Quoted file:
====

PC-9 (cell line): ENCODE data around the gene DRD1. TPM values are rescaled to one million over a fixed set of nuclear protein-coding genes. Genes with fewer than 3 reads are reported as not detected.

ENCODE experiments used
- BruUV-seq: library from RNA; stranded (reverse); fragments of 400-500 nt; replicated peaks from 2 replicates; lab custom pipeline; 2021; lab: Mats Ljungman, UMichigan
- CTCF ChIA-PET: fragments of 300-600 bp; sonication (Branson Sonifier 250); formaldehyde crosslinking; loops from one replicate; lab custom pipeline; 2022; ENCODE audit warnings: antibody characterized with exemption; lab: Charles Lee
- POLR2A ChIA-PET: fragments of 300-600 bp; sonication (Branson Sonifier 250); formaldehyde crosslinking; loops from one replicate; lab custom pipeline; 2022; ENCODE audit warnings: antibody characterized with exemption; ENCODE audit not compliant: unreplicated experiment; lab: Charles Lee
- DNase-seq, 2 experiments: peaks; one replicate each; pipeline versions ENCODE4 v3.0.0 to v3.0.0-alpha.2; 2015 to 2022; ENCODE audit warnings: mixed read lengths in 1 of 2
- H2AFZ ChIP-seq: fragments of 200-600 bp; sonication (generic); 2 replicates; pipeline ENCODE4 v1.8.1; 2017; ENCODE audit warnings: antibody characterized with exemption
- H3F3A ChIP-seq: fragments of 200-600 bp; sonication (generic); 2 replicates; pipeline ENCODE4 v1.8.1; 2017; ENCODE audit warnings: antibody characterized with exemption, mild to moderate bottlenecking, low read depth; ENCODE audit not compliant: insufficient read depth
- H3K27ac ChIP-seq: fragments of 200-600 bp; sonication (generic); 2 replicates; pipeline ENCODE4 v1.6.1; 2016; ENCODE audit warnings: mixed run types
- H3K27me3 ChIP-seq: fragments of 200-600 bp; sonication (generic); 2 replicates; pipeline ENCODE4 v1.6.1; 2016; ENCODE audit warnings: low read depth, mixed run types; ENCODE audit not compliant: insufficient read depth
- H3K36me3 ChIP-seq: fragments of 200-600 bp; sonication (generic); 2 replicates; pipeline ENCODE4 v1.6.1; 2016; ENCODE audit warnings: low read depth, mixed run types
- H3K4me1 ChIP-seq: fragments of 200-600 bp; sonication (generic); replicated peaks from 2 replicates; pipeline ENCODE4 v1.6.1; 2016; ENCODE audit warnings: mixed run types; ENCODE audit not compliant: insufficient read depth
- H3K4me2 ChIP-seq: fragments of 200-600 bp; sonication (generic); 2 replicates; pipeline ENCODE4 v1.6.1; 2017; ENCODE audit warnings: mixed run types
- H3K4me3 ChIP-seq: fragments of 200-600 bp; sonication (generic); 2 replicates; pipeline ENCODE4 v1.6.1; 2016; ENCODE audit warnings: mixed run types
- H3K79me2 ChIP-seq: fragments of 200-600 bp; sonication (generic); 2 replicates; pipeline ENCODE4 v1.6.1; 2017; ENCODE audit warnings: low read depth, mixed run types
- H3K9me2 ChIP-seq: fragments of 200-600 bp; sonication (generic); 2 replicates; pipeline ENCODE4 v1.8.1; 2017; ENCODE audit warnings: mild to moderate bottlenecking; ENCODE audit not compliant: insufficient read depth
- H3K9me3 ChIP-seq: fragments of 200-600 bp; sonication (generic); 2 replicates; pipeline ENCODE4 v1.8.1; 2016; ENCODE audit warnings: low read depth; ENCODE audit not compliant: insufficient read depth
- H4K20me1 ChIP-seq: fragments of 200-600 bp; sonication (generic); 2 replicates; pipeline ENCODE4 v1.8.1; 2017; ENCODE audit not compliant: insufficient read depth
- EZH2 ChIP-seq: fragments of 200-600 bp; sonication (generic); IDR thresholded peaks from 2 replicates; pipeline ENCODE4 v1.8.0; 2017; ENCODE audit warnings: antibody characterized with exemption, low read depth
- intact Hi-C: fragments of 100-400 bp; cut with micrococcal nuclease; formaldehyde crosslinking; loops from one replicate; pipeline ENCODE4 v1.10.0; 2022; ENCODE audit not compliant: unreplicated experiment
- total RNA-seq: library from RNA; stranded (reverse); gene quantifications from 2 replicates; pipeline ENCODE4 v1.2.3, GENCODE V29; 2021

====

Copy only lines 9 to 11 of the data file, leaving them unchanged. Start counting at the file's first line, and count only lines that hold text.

- H3K27ac ChIP-seq: fragments of 200-600 bp; sonication (generic); 2 replicates; pipeline ENCODE4 v1.6.1; 2016; ENCODE audit warnings: mixed run types
- H3K27me3 ChIP-seq: fragments of 200-600 bp; sonication (generic); 2 replicates; pipeline ENCODE4 v1.6.1; 2016; ENCODE audit warnings: low read depth, mixed run types; ENCODE audit not compliant: insufficient read depth
- H3K36me3 ChIP-seq: fragments of 200-600 bp; sonication (generic); 2 replicates; pipeline ENCODE4 v1.6.1; 2016; ENCODE audit warnings: low read depth, mixed run types